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Lost Sleep – Compromised Safety

One of the often neglected but vital predisposing physiological factors in aviation is sleep, rather lack of sleep. The commercial pilots are governed by their duty schedule and the military aviators have the uncertainties of the operational deployment to blame for the loss of sleep. Although there may be regulations and guidelines, including FDTL to ensure adequate sleep and rest for the aircrew, adequacy of sleep remains largely self reported. So also, it is largely affected or influenced by individual pilot’s personal and professional commitments. Here, it is pertinent to know that changing sleep pattern over a period of time is known to induce cumulative fatigue and sleep debt. This, though subtle or covert, have broader implications for aviation safety.

Airline pilots continue to cope with irregular work schedule to meet their professional commitments. In addition, their lifestyle and the flight schedules determined by the airlines’ commercial considerations may result in  prolonged hours of work. Military pilots too, driven by technological advances and changing strategies, have to cope with sustained operations, through the day and the night over a prolonged period. Such situations of prolonged operational commitments, lead the aircrew to cope with reduced hours of sleep over several days.

Another oft neglected aspect is that sleep loss is known to occur amongst pilots during the productive phase of their lives, coinciding with an active phase of social activities, including marriage, rearing young children and socialising with families and friends. Such a lifestyle, of professional, social and personal commitments, contributes to chronic sleep restriction. Sleep deprivation has been reported to affect cognitive, psycho-behavioural and emotional measures [1, 2, 3]. This interaction of the sleep pattern, of prolonged hours of wakefulness late into the night with making do with reduced hours of sleep, may have adverse affects on performance [4].

It may be stated that the observational studies on sleep loss, including reported incidents and accidents statistics, do not provide converging evidence to the laboratory studies on sleep/wake pattern proving performance deterioration due to sleep loss alone [5]. Yet it is prudent for the pilots to know that an increase in error rate or delayed reactions have been reported by individuals due to sleep loss. This is important since the variables in aviation – time of the day, circadian rhythms, alertness states and the task may not only compromise the performance but increase the susceptibility of the pilots to loss of situational awareness.

Effect of acute or cumulative sleep loss are known to affect the central nervous system, reaction time, vestibular system or memory. Specifically, sleep loss impairs memory, learning, logical reasoning, arithmetic calculations, pattern recognition, verbal processing and decision making [6]. The prefrontal lobe, responsible for attention, coping with novel and unknown situations, divergent, innovative and flexible thinking based on past experiences, contextual and temporal memory, shows slowing of its activity due to sleep loss [6].

This must be noted that the cognitive activities of prefrontal lobe are vital in dynamic tasks such as aviation. In aviation, the safety of the flight and the success of the mission (for commercial and military pilots, respectively) depends on the cognitive performance [6]. The cognitive performance, in turn, is the sum total of encoding, evaluating, assessing, calculating, updating and acting thereon on the ever-changing set of  audio-visual information. Such situations are further compounded by a variety of stressors on the pilots, which may have an interactive affect on performance [6].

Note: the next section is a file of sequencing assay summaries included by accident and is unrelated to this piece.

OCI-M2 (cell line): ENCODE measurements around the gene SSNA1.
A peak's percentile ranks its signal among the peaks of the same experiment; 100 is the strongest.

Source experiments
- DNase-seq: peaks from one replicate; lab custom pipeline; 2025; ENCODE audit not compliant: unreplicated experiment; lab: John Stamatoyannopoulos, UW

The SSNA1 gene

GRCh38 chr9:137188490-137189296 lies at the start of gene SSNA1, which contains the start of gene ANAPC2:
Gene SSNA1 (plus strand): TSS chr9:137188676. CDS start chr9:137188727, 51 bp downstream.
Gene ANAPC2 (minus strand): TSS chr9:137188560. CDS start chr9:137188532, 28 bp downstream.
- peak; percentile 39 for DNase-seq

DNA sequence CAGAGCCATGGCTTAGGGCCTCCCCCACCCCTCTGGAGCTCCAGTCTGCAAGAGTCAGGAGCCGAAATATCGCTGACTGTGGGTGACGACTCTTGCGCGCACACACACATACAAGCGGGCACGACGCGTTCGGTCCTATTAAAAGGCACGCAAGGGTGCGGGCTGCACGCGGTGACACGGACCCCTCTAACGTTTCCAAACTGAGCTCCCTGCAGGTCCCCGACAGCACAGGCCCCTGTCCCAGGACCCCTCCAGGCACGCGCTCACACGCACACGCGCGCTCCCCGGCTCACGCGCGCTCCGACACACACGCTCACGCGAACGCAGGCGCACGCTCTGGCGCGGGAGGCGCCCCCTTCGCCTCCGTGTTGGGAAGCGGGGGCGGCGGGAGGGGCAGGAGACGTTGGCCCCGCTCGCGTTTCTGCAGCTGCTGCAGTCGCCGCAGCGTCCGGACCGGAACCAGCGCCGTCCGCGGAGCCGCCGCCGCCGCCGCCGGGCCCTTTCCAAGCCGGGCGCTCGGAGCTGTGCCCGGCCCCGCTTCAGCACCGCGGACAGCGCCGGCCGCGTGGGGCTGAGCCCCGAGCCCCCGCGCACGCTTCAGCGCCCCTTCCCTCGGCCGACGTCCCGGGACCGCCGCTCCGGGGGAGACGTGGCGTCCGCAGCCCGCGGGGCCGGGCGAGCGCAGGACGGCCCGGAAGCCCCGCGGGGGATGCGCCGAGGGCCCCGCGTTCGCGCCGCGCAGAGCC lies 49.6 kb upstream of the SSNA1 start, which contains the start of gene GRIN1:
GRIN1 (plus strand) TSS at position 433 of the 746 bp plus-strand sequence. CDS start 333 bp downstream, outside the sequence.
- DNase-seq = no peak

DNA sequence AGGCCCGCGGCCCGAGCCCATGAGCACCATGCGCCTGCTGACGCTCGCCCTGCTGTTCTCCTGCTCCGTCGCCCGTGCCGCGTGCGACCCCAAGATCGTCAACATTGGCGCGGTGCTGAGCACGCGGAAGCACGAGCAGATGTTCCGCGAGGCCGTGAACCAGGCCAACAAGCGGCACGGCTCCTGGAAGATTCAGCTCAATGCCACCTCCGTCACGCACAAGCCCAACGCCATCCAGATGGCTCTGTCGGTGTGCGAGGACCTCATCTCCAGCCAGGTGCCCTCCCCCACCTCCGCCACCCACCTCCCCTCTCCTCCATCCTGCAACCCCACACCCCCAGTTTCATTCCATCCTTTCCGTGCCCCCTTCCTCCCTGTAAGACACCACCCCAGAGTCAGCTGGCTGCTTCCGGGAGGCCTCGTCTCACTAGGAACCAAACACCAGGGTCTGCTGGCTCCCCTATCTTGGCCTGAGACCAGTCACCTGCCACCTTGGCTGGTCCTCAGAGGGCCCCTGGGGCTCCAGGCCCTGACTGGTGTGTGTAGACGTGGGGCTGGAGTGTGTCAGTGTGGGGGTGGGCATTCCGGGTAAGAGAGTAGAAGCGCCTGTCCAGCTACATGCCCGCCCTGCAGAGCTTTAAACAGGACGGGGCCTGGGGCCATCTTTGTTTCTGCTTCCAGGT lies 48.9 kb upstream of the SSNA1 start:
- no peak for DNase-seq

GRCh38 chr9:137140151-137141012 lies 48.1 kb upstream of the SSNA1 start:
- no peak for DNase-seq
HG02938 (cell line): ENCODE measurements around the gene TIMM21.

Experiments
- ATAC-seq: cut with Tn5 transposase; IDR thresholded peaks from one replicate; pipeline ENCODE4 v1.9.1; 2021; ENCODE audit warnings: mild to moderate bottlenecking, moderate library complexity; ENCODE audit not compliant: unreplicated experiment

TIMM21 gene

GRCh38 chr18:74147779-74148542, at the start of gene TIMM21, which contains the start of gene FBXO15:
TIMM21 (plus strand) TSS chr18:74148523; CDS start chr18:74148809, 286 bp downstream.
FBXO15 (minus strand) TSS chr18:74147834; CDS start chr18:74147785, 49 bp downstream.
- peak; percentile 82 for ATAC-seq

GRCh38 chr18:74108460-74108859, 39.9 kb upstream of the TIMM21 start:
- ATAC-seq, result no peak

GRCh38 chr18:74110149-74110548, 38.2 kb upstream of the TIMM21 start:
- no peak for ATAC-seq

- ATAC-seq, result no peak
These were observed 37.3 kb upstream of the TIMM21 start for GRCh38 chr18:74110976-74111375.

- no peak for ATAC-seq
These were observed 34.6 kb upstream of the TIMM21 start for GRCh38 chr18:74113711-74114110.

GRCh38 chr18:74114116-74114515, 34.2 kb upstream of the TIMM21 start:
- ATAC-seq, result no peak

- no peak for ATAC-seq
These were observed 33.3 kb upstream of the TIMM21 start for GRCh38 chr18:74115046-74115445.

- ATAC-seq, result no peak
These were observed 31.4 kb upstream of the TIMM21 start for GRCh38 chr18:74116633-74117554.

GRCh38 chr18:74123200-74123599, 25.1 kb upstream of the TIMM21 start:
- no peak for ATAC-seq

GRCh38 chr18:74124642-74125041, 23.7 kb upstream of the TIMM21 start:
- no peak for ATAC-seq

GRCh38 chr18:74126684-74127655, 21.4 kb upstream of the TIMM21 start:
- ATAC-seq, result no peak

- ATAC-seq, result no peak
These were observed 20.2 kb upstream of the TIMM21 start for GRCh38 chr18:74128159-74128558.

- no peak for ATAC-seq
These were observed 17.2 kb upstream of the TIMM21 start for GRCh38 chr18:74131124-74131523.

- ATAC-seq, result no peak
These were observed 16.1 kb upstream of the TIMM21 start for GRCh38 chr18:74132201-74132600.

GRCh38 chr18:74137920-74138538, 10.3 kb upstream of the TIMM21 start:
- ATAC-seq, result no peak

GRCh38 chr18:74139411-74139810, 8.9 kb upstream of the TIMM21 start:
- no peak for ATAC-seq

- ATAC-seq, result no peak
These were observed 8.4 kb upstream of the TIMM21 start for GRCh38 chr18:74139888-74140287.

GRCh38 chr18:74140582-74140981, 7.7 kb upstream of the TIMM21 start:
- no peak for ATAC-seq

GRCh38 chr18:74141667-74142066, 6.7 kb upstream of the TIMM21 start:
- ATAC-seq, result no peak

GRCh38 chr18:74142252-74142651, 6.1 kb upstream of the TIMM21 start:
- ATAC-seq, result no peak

Variables commonly known to affect information processing and cognitive function are sleep loss, time pressure and workload. These variables adversely affecting the cognitive ability, therefore, are an ever-present threat to mission and flight safety. This is all the more relevant to understand after the tragic crash of the Air India flight IX 812 on 22 May 2010, where the captain was reported to be sleeping in flight, and may have had adverse effects of sleep inertia (‘groggy’) while attempting to land at Mangalore on the ill-fated day.

Whether one agrees or not, it is important for the individual pilots to sleep adequately. So also the airlines must plan adequate rest periods while defining the crew roster as well as choosing noise free hotel accommodation, including hotels, for its crew to ensure that they sleep well before they report for duty. Regulators too have an onerous responsibility for ensuring that airlines and pilots both follow a scientifically designed FDTL.

Reference

1. Mertens HW, Collins WE. The effects of age, sleep deprivation, and altitude in complex performance. Human factors 1986; 28:541-51

2. Naitoh P, Townsend RE. The role of sleep deprivation research in human factors. Human Factors 1970;12:575-85

3. Pilcher JJ, Huffcutt AL. Effects of sleep deprivation on performance: A meta-analysis. Sleep 1996; 19:318-26

4. Spencer MB. The influence of irregularity of rest and activity on performance: A model based on time since sleep and time of day. Ergonomics, 1987;30(9): 1275-86

5. De Vries-Greiver AHG, Meijman TF. The impact of abnormal hours of work on various modes of information processing: A process model on human costs of performance. Ergonomics 1987; 30: 1287-99

6. Lichacz FMJ. Examining the effects of combined stressors on dynamic task performance. The International Journal of Aviation Psychology 2005; 15(1): 45-66

Acknowledgement: Image courtesy www.freedigitalphotos.net

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